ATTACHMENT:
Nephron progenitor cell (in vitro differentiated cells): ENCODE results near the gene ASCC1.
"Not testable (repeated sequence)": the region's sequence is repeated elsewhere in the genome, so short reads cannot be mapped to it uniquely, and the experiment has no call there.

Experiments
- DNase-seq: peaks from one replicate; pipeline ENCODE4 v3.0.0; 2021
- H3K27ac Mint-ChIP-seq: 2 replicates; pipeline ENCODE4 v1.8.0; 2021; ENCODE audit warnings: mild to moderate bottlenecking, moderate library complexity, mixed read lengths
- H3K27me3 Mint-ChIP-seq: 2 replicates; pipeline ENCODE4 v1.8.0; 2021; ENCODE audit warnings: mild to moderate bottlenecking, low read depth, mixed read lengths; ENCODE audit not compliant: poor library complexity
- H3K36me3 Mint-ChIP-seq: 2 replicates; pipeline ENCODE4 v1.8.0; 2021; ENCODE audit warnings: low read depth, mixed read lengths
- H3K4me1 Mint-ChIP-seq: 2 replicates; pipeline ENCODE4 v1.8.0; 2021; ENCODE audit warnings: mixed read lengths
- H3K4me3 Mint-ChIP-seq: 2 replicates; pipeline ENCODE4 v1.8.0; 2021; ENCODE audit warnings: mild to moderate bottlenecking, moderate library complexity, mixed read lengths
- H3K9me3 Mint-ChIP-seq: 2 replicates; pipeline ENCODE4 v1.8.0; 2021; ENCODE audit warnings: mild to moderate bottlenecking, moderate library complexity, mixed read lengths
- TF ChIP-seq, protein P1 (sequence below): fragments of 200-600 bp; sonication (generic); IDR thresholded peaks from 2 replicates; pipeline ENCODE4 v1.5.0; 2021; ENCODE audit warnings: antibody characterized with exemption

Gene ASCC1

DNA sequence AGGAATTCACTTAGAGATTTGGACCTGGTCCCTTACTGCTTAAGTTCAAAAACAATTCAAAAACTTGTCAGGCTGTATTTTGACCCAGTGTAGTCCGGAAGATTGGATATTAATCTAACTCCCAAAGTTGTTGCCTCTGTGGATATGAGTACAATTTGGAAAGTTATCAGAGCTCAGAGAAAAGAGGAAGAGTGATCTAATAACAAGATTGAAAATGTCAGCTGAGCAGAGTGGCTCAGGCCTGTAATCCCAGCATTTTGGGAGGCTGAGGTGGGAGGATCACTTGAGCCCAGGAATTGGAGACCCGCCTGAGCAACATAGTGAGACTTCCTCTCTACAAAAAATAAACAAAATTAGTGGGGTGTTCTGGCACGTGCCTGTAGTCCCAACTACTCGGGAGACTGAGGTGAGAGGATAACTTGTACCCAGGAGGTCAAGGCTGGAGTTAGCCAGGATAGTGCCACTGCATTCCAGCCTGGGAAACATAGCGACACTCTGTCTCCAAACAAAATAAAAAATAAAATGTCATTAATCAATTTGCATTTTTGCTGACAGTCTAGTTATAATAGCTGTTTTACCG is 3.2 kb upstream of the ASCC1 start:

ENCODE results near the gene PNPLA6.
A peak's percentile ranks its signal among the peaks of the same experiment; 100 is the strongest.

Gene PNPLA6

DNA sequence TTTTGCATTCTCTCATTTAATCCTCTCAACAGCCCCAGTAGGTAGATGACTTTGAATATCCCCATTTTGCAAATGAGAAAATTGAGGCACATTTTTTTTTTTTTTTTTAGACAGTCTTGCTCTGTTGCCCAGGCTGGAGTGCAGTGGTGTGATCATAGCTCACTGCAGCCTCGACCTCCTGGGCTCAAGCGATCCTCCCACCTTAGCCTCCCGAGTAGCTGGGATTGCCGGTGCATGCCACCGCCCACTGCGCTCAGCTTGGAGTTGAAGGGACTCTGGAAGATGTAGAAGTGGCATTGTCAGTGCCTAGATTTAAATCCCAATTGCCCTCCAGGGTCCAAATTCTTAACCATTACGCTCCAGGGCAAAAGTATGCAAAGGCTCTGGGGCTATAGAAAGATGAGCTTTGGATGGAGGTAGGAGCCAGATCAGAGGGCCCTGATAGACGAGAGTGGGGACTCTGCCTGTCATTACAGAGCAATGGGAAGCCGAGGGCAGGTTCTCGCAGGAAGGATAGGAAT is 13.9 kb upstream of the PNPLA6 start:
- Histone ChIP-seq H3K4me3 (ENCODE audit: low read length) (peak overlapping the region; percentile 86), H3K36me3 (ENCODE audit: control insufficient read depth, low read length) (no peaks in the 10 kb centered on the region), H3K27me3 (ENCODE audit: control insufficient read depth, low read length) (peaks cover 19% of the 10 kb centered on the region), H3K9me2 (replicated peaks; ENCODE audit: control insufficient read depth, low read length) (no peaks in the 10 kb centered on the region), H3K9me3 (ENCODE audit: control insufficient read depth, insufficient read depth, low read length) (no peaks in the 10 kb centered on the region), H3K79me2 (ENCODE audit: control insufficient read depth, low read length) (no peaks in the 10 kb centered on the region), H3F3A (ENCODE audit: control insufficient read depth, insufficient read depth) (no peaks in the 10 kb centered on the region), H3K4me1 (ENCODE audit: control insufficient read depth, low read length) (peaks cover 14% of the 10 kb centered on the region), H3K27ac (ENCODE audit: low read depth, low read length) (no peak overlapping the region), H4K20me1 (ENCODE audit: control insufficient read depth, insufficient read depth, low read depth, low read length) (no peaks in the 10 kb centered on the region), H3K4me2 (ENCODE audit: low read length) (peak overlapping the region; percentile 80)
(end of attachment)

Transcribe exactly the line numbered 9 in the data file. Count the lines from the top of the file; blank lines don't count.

- H3K4me3 Mint-ChIP-seq: 2 replicates; pipeline ENCODE4 v1.8.0; 2021; ENCODE audit warnings: mild to moderate bottlenecking, moderate library complexity, mixed read lengths